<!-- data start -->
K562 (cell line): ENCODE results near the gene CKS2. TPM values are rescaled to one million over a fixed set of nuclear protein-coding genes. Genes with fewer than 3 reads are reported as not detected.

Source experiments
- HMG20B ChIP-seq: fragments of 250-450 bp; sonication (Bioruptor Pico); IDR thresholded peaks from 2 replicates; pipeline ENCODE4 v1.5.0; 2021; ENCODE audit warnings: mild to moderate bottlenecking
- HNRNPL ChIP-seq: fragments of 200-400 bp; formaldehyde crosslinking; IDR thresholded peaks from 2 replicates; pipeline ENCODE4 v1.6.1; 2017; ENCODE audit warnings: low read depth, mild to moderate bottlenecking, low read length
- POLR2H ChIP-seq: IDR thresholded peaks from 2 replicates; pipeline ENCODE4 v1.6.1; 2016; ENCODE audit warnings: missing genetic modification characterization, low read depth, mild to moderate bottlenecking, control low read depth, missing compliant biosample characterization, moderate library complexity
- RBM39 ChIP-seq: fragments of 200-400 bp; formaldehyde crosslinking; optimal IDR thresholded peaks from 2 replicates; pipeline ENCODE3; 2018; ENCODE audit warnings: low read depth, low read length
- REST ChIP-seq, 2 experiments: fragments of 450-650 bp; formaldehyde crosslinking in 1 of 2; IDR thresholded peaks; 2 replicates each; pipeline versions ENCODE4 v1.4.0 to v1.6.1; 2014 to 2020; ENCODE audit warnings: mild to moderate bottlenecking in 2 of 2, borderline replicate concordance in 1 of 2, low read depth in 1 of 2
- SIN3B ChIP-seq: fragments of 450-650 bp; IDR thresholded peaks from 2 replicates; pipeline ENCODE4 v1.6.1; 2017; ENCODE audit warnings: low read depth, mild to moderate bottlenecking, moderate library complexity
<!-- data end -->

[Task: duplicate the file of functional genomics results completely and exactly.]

K562 (cell line): ENCODE results near the gene CKS2. TPM values are rescaled to one million over a fixed set of nuclear protein-coding genes. Genes with fewer than 3 reads are reported as not detected.

Source experiments
- HMG20B ChIP-seq: fragments of 250-450 bp; sonication (Bioruptor Pico); IDR thresholded peaks from 2 replicates; pipeline ENCODE4 v1.5.0; 2021; ENCODE audit warnings: mild to moderate bottlenecking
- HNRNPL ChIP-seq: fragments of 200-400 bp; formaldehyde crosslinking; IDR thresholded peaks from 2 replicates; pipeline ENCODE4 v1.6.1; 2017; ENCODE audit warnings: low read depth, mild to moderate bottlenecking, low read length
- POLR2H ChIP-seq: IDR thresholded peaks from 2 replicates; pipeline ENCODE4 v1.6.1; 2016; ENCODE audit warnings: missing genetic modification characterization, low read depth, mild to moderate bottlenecking, control low read depth, missing compliant biosample characterization, moderate library complexity
- RBM39 ChIP-seq: fragments of 200-400 bp; formaldehyde crosslinking; optimal IDR thresholded peaks from 2 replicates; pipeline ENCODE3; 2018; ENCODE audit warnings: low read depth, low read length
- REST ChIP-seq, 2 experiments: fragments of 450-650 bp; formaldehyde crosslinking in 1 of 2; IDR thresholded peaks; 2 replicates each; pipeline versions ENCODE4 v1.4.0 to v1.6.1; 2014 to 2020; ENCODE audit warnings: mild to moderate bottlenecking in 2 of 2, borderline replicate concordance in 1 of 2, low read depth in 1 of 2
- SIN3B ChIP-seq: fragments of 450-650 bp; IDR thresholded peaks from 2 replicates; pipeline ENCODE4 v1.6.1; 2017; ENCODE audit warnings: low read depth, mild to moderate bottlenecking, moderate library complexity